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Eur J Cancer. 2009 Mar;45(4):601-7. doi: 10.1016/j.ejca.2008.11.006. Epub 2008 Dec 26.

Optimal duration of first-line chemotherapy for advanced non-small cell lung cancer: a systematic review with meta-analysis.

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  • 1Departamento de Clínica Médica, Centro de Evidências em Oncologia - CEVON, Faculdade de Ciências Médicas, Universidade Estadual de Campinas - UNICAMP, CEP 13083-970 Campinas, SP, Brazil.

Abstract

BACKGROUND:

The optimal duration of first-line chemotherapy for advanced non-small cell lung cancer (NSCLC) has been a matter for debate for nearly 20 years. In order to elucidate this issue, a meta-analysis comparing the different durations of same treatments was performed.

METHODS:

We searched for all published randomised controlled trials (RCTs) comparing different durations of first-line treatment of advanced NSCLC. The MEDLINE, EMBASE, LILACS and CENTRAL databases were searched for RCTs comparing a defined number of cycles of chemotherapy versus continuing treatment until disease progression, or a defined number of cycles versus a higher number of cycles of the same chemotherapy. Trials including biological agents were excluded.

RESULTS:

Seven trials that included 1559 patients were analysed. Treatment for more than 4 cycles was associated with a non-statistically significant decrease in the hazard of mortality relative to shorter treatment (hazard ratio (HR)=0.97; 95% confidence interval (CI)=0.84-1.11; P=.65). In those treated with third-generation chemotherapy through the whole study time, treatment for more than 4 cycles was associated with a non-statistically significant increase in mortality (HR=1.08; 95% CI=0.90-1.28; P=.28). Patients receiving more chemotherapy had significant longer progression-free survival (HR=.75; 95% CI=0.60-0.85; P<0.0001) than the group with shorter duration of treatment. In an intent-to-treat analysis, there was no difference in the overall response rate between the groups (odds ratio (OR)=0.78; 95% CI=0.60-1.01; P=.96). Longer treatment was associated with more severe leucopaenia but with no significant increase in non-haematological toxicities.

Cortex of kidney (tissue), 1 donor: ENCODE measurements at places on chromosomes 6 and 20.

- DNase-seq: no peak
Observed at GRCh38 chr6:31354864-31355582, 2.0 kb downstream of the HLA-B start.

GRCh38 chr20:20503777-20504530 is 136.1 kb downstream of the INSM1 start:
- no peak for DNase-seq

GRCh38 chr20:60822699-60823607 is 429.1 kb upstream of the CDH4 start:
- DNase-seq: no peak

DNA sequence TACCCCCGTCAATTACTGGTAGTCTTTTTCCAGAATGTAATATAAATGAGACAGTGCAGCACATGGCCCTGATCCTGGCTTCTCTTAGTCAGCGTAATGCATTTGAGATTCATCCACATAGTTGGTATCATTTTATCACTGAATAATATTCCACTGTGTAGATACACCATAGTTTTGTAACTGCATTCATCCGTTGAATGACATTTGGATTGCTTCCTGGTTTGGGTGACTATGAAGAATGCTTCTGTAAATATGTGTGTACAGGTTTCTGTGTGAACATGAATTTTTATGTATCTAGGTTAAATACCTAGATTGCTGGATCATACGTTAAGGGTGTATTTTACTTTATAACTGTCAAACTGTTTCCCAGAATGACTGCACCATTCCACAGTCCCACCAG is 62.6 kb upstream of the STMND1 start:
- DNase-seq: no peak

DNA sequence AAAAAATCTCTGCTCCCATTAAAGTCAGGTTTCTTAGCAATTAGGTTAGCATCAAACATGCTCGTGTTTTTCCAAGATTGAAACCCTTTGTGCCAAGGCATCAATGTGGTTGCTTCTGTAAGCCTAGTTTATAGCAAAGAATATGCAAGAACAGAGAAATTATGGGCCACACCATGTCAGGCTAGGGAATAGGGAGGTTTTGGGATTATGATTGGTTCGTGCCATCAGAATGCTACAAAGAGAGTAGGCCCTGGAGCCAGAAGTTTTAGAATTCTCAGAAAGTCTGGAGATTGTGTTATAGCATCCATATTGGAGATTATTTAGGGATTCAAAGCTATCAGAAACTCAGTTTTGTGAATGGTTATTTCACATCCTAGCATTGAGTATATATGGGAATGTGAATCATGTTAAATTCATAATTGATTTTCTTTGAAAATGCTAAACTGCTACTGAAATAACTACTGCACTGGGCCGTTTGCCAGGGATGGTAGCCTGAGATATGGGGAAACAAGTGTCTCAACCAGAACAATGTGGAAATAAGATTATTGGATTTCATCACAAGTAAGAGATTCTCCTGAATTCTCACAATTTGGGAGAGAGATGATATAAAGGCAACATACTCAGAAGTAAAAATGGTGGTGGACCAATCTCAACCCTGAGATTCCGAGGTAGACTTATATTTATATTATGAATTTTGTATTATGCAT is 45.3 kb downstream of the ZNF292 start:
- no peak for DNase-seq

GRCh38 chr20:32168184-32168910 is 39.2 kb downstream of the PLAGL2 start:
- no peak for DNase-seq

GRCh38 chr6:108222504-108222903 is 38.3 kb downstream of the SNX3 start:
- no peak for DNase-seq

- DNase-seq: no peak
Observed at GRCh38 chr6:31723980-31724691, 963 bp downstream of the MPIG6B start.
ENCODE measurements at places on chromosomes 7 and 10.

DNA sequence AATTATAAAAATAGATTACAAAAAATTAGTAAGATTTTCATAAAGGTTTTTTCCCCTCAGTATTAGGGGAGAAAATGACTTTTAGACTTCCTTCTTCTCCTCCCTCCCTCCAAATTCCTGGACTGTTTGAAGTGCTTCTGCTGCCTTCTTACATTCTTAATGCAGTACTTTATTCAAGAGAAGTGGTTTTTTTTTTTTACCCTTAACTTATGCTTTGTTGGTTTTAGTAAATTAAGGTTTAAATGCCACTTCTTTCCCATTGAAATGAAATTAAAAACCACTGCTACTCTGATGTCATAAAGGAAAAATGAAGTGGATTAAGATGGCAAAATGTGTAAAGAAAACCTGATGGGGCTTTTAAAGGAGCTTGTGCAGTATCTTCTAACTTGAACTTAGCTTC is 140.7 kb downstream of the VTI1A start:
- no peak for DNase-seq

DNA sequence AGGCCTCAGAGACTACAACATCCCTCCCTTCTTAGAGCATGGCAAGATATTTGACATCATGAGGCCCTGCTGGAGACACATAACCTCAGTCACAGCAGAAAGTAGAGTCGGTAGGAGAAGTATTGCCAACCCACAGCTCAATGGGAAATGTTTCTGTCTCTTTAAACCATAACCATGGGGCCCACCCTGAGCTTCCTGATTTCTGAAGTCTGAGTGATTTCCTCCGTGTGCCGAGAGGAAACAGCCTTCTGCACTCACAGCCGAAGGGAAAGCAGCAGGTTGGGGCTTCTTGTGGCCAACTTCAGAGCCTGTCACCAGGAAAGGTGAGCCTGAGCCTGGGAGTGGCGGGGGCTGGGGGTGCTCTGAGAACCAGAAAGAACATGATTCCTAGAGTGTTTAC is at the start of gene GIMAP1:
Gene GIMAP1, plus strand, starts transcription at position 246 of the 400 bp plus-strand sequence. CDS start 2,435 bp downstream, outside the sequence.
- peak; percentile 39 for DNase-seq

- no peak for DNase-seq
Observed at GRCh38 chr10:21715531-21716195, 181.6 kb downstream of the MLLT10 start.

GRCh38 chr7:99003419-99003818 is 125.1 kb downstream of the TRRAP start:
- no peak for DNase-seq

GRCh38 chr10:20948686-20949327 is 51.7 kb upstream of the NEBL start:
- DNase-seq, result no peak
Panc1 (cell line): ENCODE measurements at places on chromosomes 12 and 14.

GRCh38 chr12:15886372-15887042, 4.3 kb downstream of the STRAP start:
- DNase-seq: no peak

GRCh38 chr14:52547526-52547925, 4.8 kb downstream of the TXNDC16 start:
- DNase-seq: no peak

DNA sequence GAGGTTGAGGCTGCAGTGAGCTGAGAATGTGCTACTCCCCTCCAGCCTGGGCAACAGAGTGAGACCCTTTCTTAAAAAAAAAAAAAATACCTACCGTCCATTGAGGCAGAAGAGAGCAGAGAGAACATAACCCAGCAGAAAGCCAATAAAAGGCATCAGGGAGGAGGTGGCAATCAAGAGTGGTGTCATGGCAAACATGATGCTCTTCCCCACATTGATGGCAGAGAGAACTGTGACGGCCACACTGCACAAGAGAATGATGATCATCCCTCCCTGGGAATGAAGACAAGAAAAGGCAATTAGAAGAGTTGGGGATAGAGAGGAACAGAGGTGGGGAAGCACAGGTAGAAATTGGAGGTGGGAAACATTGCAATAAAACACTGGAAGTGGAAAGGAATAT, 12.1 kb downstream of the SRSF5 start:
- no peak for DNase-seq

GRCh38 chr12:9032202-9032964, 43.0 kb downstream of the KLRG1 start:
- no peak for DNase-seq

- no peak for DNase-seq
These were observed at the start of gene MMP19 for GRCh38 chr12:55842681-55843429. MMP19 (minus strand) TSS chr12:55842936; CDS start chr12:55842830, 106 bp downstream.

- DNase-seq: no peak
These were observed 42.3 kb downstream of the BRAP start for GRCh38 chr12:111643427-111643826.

CONCLUSIONS:

In patients with advanced NSCLC the use of more than 4 cycles of first-line chemotherapy with third-generation regimens significantly increases progression-free survival but not overall survival and is associated with higher incidence of adverse events. There is no evidence to support continuous chemotherapy until progression in patients with lung cancer.

PMID:
19111457
[PubMed - indexed for MEDLINE]
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